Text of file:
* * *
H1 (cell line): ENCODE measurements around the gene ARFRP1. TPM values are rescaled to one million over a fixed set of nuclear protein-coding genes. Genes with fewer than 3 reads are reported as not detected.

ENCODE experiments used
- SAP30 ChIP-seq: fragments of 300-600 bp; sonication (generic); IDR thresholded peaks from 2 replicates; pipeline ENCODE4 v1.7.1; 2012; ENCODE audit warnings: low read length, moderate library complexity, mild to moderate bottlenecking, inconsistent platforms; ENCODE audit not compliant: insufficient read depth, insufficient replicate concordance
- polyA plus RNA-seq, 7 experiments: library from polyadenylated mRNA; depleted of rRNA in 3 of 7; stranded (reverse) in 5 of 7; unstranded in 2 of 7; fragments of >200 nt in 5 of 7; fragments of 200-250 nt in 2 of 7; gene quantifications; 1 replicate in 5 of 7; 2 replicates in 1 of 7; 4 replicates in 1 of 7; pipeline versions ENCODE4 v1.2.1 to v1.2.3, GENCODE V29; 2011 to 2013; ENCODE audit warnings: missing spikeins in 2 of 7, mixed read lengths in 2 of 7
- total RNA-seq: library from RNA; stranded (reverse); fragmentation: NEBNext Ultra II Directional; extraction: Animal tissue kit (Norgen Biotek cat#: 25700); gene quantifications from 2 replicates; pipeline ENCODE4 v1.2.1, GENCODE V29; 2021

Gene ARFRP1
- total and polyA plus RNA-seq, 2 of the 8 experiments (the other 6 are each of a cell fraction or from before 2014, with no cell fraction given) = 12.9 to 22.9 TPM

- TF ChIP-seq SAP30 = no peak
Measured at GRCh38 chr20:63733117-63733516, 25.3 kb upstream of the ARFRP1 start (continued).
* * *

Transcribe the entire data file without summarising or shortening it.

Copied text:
H1 (cell line): ENCODE measurements around the gene ARFRP1. TPM values are rescaled to one million over a fixed set of nuclear protein-coding genes. Genes with fewer than 3 reads are reported as not detected.

ENCODE experiments used
- SAP30 ChIP-seq: fragments of 300-600 bp; sonication (generic); IDR thresholded peaks from 2 replicates; pipeline ENCODE4 v1.7.1; 2012; ENCODE audit warnings: low read length, moderate library complexity, mild to moderate bottlenecking, inconsistent platforms; ENCODE audit not compliant: insufficient read depth, insufficient replicate concordance
- polyA plus RNA-seq, 7 experiments: library from polyadenylated mRNA; depleted of rRNA in 3 of 7; stranded (reverse) in 5 of 7; unstranded in 2 of 7; fragments of >200 nt in 5 of 7; fragments of 200-250 nt in 2 of 7; gene quantifications; 1 replicate in 5 of 7; 2 replicates in 1 of 7; 4 replicates in 1 of 7; pipeline versions ENCODE4 v1.2.1 to v1.2.3, GENCODE V29; 2011 to 2013; ENCODE audit warnings: missing spikeins in 2 of 7, mixed read lengths in 2 of 7
- total RNA-seq: library from RNA; stranded (reverse); fragmentation: NEBNext Ultra II Directional; extraction: Animal tissue kit (Norgen Biotek cat#: 25700); gene quantifications from 2 replicates; pipeline ENCODE4 v1.2.1, GENCODE V29; 2021

Gene ARFRP1
- total and polyA plus RNA-seq, 2 of the 8 experiments (the other 6 are each of a cell fraction or from before 2014, with no cell fraction given) = 12.9 to 22.9 TPM

- TF ChIP-seq SAP30 = no peak
Measured at GRCh38 chr20:63733117-63733516, 25.3 kb upstream of the ARFRP1 start (continued).